Nearly all acoels reproduce by mating and internal fertilization. Most species then lay fertilized eggs in which cleavage has not started. However, in some species such as Diopisthoporus brachypharyngeus, cleavage begins within the adult body (Apelt, 1969). In A. oni sp. nov., the eggs were already at the cleavage stage immediately after spawning, suggesting that development begins within the adult body (Fig. 8A, B).
Immediately after hatching, juveniles of C. macropyga and A. oni sp. nov. showed similar morphology, but their behaviors were different. Convolutriloba macropyga juveniles constantly swim in the water column (Shannon and Achatz, 2007). In contrast, A. oni sp. nov. juveniles, despite being able to swim, remain attached to the substrate immediately after hatching and maintain the same posture as the adults (Fig. 8). Therefore, acoel juveniles may exhibit species-specific behaviors.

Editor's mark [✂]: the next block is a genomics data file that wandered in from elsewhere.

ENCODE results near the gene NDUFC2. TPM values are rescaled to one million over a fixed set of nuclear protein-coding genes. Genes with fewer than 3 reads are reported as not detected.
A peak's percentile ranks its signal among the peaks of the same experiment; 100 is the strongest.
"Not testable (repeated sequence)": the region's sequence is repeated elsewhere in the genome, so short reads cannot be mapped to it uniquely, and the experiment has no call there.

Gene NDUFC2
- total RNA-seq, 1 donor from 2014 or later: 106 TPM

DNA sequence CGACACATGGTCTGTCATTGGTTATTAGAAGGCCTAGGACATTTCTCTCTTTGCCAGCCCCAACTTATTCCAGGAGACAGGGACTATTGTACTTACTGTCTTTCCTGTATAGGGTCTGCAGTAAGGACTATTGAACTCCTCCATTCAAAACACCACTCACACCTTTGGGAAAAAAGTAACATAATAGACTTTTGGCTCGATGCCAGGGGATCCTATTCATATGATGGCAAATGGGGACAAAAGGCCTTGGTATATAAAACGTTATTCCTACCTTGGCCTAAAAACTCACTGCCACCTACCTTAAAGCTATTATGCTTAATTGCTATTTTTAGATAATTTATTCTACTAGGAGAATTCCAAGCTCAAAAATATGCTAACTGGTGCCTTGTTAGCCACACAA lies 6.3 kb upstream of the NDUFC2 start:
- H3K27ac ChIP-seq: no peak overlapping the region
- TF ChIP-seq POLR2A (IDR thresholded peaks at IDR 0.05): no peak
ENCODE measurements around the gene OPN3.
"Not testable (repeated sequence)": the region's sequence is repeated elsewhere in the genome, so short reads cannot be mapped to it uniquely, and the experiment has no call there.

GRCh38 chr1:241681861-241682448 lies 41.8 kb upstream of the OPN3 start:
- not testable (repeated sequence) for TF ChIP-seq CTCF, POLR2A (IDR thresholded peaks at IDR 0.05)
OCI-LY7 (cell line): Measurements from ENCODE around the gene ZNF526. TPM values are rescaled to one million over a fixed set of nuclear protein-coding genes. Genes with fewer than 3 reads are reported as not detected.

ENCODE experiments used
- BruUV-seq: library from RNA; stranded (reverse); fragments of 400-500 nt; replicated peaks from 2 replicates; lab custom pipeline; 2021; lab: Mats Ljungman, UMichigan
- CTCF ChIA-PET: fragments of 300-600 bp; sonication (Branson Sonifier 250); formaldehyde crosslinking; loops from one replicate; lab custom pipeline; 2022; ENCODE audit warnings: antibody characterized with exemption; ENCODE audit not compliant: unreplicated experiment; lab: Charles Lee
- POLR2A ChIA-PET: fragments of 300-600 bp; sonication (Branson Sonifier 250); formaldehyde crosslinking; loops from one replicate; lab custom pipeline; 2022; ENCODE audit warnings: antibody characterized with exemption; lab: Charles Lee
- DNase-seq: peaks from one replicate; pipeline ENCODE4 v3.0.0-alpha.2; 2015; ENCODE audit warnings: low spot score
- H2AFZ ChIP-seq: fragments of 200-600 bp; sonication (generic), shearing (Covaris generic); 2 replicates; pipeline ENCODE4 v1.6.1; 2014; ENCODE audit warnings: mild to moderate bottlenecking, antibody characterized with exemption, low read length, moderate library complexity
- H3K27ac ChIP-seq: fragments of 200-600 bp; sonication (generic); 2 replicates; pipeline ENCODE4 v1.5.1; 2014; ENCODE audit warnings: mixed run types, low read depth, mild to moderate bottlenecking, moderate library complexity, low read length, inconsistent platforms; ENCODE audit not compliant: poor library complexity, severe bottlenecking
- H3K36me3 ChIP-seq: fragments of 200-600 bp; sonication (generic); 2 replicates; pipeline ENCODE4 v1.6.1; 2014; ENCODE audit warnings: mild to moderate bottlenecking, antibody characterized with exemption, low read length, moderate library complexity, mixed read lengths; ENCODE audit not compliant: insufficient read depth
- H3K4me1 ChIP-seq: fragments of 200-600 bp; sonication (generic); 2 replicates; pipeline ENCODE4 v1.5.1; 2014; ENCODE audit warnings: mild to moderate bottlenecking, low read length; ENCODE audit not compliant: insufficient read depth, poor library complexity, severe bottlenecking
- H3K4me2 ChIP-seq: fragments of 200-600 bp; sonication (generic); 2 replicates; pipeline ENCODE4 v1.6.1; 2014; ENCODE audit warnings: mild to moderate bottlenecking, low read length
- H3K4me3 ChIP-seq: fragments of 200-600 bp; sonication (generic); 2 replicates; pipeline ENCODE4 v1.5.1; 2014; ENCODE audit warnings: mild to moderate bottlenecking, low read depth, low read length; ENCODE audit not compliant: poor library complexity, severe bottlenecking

In acoels, the eyespots/ocelli have been regarded as taxonomically relevant characteristics, reported only in Convolutidae and Isodiametridae. To distinguish between the two families, algal symbiosis has been proposed as a useful diagnostic feature for classification, being present only in the former (Hooge and Tyler, 2005). Amphiscolops oni sp. nov. possesses eyespots (Fig. 8D) and is symbiotically associated with the green alga Tetraselmis sp. (Fig. 6). Furthermore, it shares various characteristics with species in the Convolutidae, such as the lack of central singlet microtubules in the axonemes of spermatozoa, position of the gonopores, morphology of the bursal nozzles, and funnel-like posture of the anterior end (Figs. 2–4) (Achatz et al., 2013). Lastly, its characteristics are consistent with the family-specific diagnoses proposed for Convolutidae by Jondelius et al. (2011). Based on these observations, we regarded it as a member of the Convolutidae. This was also supported by the result of our molecular phylogenetic analysis (Fig. 9, and see Supplementary Figure S1 (zs210058_FigS1.pdf)), which further suggested its close relationship with A. potocani. However, A. oni sp. nov. possesses a dorsal appendage—a feature previously unknown in Xenacoelomorpha. Moreover, the number of bursal nozzles differs from that previously reported for Convolutidae species. Furthermore, it shows unique behaviors of swimming by flapping its lateral sides and actively capturing its food by swinging the anterior funnel. Therefore, we regarded this as a new species belonging to Convolutidae. Of the specific features, the dorsal appendage is of particular interest. Previously reported acoel sensory organs consist of only the statocyst, eyespots/ocelli, and single-celled monociliary receptors in the epidermis (Achatz et al., 2013), and the dorsal appendage represents an evolutionary novelty acquired by A. oni sp. nov.